Learning Futures, funded by the UK’s Paul Hamlyn Foundation, works with schools in the United Kingdom that are rethinking and restructuring their programs to incorporate a more hands-on, community-involved approach. The author describes preliminary findings and current thinking from this project, particularly in regard to engagement as a sine-qua-non of student achievement.
“We are in a position where we have to create engaging work for kids or we’re going to lose the battle for their hearts and minds. We have to be intentional about engagement.”
—Phillip Schlechty Centre for Engagement
In the Learning Futures program we have made student engagement the prime focus of our activities. In this we are not alone. Around the world, more attention is being paid to finding ways to tap into students’ interest in learning. The reasons are not hard to find. Whilst the past decade has seen an overall improvement in standardized test scores, more recently the upward performance trend has stalled. Furthermore, it is widely felt that the tough accountability framework, which has been at the centre of all policy initiatives, has largely served to exacerbate student disengagement.
The irony, for commentators like Alfie Kohn, is that invariably, “when interest appears, achievement usually follows” (2000, p. 128). Until recently, however, how teaching and learning actually happens and the importance of engagement and motivation were rarely of interest, just so long as results improved. We believe this is not simply a short-sighted strategy; it has fundamentally distorted the purpose of schooling.
The reasons behind disengagement are varied and complex, involving a host of social, familial and personal factors: poverty, low aspirations, mental and physical wellbeing, environmental and community factors, parental attitudes, etc. There are clear links between these factors and disengagement. However, discussions about disengagement rarely give prominence to the young person’s response to what is offered in school. It is almost as though we have accepted the inevitability of learning as a cold shower: you’re not expected to enjoy it, but it will do you good.
The focus upon trying to remedy the ill effects of disadvantage, through early intervention strategies, for example, are understandable and important. But they tend to concentrate upon the visibly disengaged: persistent truants, those with special educational or emotional needs, those with behaviour problems. However, as Sodha and Guglielmi (2009) note in a recent study, “…looking simply at active signs of disengagement would underestimate the extent of disengagement among children and young people who passively withdraw from their education, by withdrawing cognitively or emotionally.”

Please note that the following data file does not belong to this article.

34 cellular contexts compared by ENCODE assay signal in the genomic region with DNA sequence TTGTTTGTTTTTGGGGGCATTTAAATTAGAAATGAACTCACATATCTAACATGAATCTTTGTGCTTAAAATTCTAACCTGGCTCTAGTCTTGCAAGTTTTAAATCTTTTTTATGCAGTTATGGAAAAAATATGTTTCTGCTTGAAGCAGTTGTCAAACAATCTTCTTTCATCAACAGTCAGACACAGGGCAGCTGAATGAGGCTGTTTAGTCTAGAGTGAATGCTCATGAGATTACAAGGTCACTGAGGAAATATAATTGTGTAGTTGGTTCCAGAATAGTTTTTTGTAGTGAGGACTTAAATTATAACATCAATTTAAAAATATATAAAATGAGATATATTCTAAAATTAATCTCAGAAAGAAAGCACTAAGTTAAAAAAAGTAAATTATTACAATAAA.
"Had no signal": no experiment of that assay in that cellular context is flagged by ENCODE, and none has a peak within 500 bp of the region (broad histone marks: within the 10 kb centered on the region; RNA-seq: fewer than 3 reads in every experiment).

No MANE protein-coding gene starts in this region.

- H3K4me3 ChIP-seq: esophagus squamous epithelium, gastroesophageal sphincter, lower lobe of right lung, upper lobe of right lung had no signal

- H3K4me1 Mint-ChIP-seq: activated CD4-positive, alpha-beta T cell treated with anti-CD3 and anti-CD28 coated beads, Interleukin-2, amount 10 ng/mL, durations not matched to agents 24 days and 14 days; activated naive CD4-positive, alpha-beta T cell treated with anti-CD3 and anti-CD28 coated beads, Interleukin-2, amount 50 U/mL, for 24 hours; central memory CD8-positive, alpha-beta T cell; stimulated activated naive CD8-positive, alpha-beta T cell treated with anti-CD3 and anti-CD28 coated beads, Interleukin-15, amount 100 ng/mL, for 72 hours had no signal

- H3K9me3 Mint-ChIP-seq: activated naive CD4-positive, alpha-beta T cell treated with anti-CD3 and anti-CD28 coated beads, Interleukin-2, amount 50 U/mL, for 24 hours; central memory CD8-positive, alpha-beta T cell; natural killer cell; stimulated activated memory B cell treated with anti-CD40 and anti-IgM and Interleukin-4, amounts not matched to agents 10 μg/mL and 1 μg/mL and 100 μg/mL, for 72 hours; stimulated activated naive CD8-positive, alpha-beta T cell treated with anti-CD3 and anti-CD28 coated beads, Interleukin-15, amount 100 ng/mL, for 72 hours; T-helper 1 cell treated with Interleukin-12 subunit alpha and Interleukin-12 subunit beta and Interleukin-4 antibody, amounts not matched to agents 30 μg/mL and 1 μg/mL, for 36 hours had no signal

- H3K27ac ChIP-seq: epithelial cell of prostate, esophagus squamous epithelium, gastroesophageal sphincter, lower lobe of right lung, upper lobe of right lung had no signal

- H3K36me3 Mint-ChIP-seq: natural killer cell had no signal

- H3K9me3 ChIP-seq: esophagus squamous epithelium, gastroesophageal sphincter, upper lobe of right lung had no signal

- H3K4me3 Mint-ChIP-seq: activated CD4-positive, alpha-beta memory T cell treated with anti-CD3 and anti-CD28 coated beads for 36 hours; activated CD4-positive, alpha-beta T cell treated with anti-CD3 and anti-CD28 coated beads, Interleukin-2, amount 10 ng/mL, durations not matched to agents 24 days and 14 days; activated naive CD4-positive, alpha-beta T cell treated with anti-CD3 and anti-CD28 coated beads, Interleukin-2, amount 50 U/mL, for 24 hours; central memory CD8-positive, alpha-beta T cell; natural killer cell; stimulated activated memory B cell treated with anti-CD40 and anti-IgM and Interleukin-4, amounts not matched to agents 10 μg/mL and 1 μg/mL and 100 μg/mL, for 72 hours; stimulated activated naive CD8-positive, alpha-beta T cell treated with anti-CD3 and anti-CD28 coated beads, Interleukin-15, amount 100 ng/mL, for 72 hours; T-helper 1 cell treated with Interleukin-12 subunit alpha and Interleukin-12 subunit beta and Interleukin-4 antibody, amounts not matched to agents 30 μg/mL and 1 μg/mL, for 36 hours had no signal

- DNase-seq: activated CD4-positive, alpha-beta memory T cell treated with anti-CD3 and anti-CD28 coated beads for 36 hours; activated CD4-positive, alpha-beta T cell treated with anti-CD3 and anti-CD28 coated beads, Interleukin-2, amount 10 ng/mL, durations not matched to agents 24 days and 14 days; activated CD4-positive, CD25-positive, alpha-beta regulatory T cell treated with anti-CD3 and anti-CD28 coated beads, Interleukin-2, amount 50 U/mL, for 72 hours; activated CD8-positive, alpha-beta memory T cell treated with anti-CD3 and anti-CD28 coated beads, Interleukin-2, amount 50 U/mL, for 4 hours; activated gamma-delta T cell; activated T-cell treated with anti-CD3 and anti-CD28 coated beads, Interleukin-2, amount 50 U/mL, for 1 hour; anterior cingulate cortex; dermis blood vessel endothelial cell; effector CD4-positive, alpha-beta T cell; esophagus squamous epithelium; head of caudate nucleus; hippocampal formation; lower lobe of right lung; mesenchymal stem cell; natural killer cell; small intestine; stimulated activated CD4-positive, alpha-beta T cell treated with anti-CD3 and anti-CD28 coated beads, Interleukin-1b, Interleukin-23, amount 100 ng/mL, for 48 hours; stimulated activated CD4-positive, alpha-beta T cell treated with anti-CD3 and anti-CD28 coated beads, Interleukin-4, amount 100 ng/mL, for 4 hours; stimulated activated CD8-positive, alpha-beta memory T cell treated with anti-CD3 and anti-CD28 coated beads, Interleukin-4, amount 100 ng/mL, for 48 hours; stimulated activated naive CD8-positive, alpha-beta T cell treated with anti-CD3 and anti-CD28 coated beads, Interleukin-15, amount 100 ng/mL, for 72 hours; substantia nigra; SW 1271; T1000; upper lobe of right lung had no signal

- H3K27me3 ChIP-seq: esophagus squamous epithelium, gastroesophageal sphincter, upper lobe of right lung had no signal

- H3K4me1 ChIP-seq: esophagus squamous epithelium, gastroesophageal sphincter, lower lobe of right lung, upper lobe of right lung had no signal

Additionally, there is often a false connection made between achievement and engagement. We have recently seen a large number of students becoming disengaged achievers, performing well academically, keeping out of trouble, but rejecting further and higher education.
“Much of the discourse… has been about disengagement on adult terms; engagement as defined by politicians, policy makers, and perhaps some teachers and parents. But tackling disengagement effectively means taking the time to understand what children and young people themselves find engaging… placing student voice at the centre of what they do.”
—Sodha & Guglielmi, 2009, p. 25
Identifying and measuring engagement is often fraught with difficulty. A multitude of studies testify to the often confusing and overlapping nature of definitions. Despite this, in recent years, a consensus has emerged on the conceptual basis of engagement. Three elements, initially viewed in isolation, but recently seen more holistically, have become widely accepted:
Variants to this exist, but there is agreement around models that seek to identify and measure how students think, feel and act in school.
The three-legged stool model most commonly adopted (cognitive, emotional and behavioural) is geared around directing the question “Are you engaged?” to the student only. Our belief, from the outset, has been that we are only likely to see deep, authentic and motivated learning when the responsibility for engagement lies with a broader set of partners, all seeking to support learning—a ‘done with’, rather than ‘done to’ approach. We need to aim not only for engaged students, but also for engaged schools.
A second problem with the traditional model of engagement stems from its predominantly instrumental applications: engagement as a vehicle to improve student performance or discipline within school. Inevitably, such a mindset constrains success indicators within a compliance model. Students are deemed to be engaged, for example, when/if they: